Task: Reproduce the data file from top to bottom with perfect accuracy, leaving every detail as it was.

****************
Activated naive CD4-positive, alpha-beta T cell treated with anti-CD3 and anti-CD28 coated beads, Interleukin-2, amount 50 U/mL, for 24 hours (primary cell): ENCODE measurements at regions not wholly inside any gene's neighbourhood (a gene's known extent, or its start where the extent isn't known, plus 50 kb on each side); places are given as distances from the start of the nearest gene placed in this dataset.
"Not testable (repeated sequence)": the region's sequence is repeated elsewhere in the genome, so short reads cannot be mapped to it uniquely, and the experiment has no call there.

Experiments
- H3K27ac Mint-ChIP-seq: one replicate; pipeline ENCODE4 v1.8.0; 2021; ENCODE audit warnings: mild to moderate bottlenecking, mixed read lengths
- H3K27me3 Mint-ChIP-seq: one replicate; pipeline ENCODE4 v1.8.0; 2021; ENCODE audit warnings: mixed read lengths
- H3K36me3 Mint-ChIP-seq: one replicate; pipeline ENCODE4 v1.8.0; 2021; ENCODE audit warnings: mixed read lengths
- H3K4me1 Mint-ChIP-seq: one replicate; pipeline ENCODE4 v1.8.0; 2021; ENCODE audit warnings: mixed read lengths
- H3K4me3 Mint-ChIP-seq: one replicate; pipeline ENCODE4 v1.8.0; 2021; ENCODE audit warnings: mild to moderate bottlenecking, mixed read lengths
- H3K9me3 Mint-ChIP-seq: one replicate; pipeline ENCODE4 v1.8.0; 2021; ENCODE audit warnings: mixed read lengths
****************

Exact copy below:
Activated naive CD4-positive, alpha-beta T cell treated with anti-CD3 and anti-CD28 coated beads, Interleukin-2, amount 50 U/mL, for 24 hours (primary cell): ENCODE measurements at regions not wholly inside any gene's neighbourhood (a gene's known extent, or its start where the extent isn't known, plus 50 kb on each side); places are given as distances from the start of the nearest gene placed in this dataset.
"Not testable (repeated sequence)": the region's sequence is repeated elsewhere in the genome, so short reads cannot be mapped to it uniquely, and the experiment has no call there.

Experiments
- H3K27ac Mint-ChIP-seq: one replicate; pipeline ENCODE4 v1.8.0; 2021; ENCODE audit warnings: mild to moderate bottlenecking, mixed read lengths
- H3K27me3 Mint-ChIP-seq: one replicate; pipeline ENCODE4 v1.8.0; 2021; ENCODE audit warnings: mixed read lengths
- H3K36me3 Mint-ChIP-seq: one replicate; pipeline ENCODE4 v1.8.0; 2021; ENCODE audit warnings: mixed read lengths
- H3K4me1 Mint-ChIP-seq: one replicate; pipeline ENCODE4 v1.8.0; 2021; ENCODE audit warnings: mixed read lengths
- H3K4me3 Mint-ChIP-seq: one replicate; pipeline ENCODE4 v1.8.0; 2021; ENCODE audit warnings: mild to moderate bottlenecking, mixed read lengths
- H3K9me3 Mint-ChIP-seq: one replicate; pipeline ENCODE4 v1.8.0; 2021; ENCODE audit warnings: mixed read lengths